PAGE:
You can clean the buckets at Maupin City Park. The Bureau of Land Management (BLM) has installed a scat machine that takes only the 5 gallon bucket system. Cost to clean your bucket is $1.00. It is recommended that you run it through the scat machine twice for a complete sanitation.
Bagged toilet systems are not allowed on the Deschutes, so if you have a Porta-Potty already, make sure it is approved for use on this river. We know this was waaay more than you wanted to know, but forewarned is forearmed.
Where is Maupin, Oregon?
Near Junction of Hwy 216 and 197
Once you are in Maupin…
If you came South on Hwy 197 – come all the way through Maupin, you’ll go down around a few corners and cross the Deschutes bridge. Turn left at the end of the bridge onto Bakeoven Road. Go about 100 yards down. River Trails is on the right-hand side of the road in the old grain elevator – gray building with Red trim.
If you came North on Hwy 197 – you’ll come down a steep, curved grade towards the river. When you come to the Deschutes bridge the road will Y, don’t cross the bridge, go right onto Bakeoven Road. River Trails is about 100 yards down the road, on the right hand side in the old grain elevator building.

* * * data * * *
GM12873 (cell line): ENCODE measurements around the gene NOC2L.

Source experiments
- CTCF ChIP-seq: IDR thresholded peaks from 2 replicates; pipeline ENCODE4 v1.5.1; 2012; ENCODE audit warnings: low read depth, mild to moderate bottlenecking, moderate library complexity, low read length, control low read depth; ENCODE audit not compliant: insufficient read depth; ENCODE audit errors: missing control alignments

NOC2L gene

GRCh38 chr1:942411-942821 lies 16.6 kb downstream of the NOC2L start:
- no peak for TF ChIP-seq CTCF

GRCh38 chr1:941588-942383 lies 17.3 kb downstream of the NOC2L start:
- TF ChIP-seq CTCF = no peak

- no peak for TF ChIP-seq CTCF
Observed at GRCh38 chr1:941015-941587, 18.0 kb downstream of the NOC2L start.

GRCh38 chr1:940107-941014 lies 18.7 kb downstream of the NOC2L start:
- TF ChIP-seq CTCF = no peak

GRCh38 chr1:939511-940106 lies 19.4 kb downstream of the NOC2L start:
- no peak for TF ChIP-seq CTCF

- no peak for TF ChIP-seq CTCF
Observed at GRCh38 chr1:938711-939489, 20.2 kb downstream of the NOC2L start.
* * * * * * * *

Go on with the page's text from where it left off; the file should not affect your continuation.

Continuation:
Where should I camp in Maupin, Oregon?
Maupin City Park
Reservations are required to insure a spot on a busy weekend! They are located along the banks of the Deschutes, right across the street from our shop.
A private campground located just where the river access road takes off for Harpham Flat. Reservations are recommended there as well.
Both of these campgrounds do have curfews for quiet time making them a good choice for families and folks who like a little more peace and quiet while camping
The Bureau of Land Management (BLM) also has several designated campsites along the Deschutes near Maupin. They are a first-come, first-served basis (no reservations). Fee boxes are installed for a self-pay system. Download this chart for more details.
It is recommended that you get there early if you want a campsite on a busy weekend (mid-July to the end of August).
Where should I camp if there is a large group?
Some of the campsites are for groups – 24 people is the maximum. Harpham Flat, Wapinitia and White River are the larger group sites. They offer good camping facilities (rest rooms), and are not far from our shop or the town of Maupin.
Where should I camp for the Deschutes Rapids & Camp – DIY Aventure?
For the chart of campsites’ location, size, and toilet facilities for this stretch of river click here.